- A federal bankruptcy judge this week approved A'gaci's plan to exit Chapter 11 bankruptcy, according to court documents. The plan is subject to a vote by various lenders.
- The women's fashion retailer, the first major industry bankruptcy in 2018, expects to officially exit Chapter 11 in late July with 55 stores, about 20 fewer than A'gaci had before entering bankruptcy, according to court papers. The retailer's bankruptcy plan calls for a focus on its historically profitable stores and an expansion of digital sales.
- A'gaci Chief Merchandising Officer and co-founder David Won is set to take over control of the company on its exit, with the executive buying sole membership for $250,000. Under the plan, Won would step into the CEO position and be the retailer's sole board director. The company will pay about $1.1 million in administrative exit costs along with millions to pay off creditor claims.
A'gaci suffered with the broader disruption in its sector, with declining physical traffic and expanded competition from online sellers. But the retailer was also dealt a bad hand that was unique in some ways.
A'gaci's chief financial officer said at the outset of the retailer's bankruptcy that major hurricanes last year "ravaged" some of the retailer's most profitable stores in Texas, Florida and Puerto Rico, forcing those stores to close for an extended period and helping to tip the company into bankruptcy.
A'gaci, founded in 1971, also undertook a terribly timed physical expansion, building out 21 new stores over the past two years just as consumers began turning more to the internet to buy apparel. Hiccups in the implementation of a new business software system also caused problems, according to past court filings. The retailer's earnings fell by $7.2 million in the year before it filed, from $4.7 million in 2016 to around negative $2.5 million in 2017. The timing of the earnings hit was also terrible — it came as a major debt maturity loomed in 2018.
In bankruptcy, the retailer is closing fewer than half the stores it originally planned. (Along with closing around 20, the retailer said it negotiated better rents for others.) It does, however, still expand its focus on e-commerce. A'gaci expects comparable e-commerce sales to rise 35% in 2019 and 25% in 2020, while it projects brick-and-mortar comps to increase 5% next year and 3% in 2020, according to its bankruptcy plan.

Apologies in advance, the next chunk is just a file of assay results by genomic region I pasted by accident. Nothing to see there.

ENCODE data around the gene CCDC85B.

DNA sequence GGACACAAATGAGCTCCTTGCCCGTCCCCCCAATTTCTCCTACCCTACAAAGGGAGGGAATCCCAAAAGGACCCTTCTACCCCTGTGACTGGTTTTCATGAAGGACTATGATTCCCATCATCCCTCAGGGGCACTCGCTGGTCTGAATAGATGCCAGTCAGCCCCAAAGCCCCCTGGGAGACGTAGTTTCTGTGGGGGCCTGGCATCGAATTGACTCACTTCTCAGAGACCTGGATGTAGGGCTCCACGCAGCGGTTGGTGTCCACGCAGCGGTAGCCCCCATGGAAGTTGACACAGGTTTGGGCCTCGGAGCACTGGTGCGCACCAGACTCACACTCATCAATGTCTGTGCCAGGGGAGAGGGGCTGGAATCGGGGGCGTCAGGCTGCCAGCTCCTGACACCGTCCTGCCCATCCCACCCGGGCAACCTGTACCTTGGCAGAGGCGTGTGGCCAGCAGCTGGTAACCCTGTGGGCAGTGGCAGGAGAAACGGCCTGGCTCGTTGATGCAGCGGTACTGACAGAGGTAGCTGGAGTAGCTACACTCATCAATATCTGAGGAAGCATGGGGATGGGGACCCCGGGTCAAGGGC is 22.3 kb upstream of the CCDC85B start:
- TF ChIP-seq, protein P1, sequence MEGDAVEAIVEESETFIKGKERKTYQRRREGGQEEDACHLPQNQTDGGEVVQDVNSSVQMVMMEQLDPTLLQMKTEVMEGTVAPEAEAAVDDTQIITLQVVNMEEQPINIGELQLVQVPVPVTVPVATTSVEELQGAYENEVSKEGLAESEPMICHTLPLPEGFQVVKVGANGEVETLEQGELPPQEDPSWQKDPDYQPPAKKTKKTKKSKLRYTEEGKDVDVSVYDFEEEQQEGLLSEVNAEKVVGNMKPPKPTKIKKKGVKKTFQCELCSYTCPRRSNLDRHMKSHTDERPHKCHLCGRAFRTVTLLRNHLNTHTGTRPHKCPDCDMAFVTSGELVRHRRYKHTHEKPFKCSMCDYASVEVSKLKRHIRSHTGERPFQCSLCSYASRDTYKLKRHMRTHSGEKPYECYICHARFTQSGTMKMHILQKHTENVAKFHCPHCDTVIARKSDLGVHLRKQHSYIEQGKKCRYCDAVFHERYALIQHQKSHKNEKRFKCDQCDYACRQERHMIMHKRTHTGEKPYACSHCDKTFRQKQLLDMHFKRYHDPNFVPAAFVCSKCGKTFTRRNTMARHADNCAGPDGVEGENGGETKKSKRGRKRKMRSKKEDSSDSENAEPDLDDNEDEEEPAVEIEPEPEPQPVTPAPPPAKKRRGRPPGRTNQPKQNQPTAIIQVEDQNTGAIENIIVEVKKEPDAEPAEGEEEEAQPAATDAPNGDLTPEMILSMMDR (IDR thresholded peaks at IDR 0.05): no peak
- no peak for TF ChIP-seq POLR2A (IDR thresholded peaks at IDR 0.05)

A'gaci also plans to hire a digital marketing consultant and build a Spanish-language e-commerce website to reach its "core demographic" of Hispanics throughout the Southwest and Puerto Rico.
The retailer is set to leave bankruptcy with $12 million in exit financing, which the San Antonio Express-News pointed out comes with a relatively high interest rate of 10.5%. "So it's fairly expensive financing, but you don't get the cheap stuff when you're a Chapter 11 debtor, right?" Chief U.S. Bankruptcy Judge Ronald King said at a hearing to approve the request, according to the Express-News.
A'gaci's outcome was ideal as far as these things go. It went into Chapter 11 following a partly un-anticipated financial calamity and used the bankruptcy process to trim its physical footprint, get its financial books in order and reposition itself for the current market. Now, with the court process winding down, comes the more uncertain part: retailing in a quickly changing world.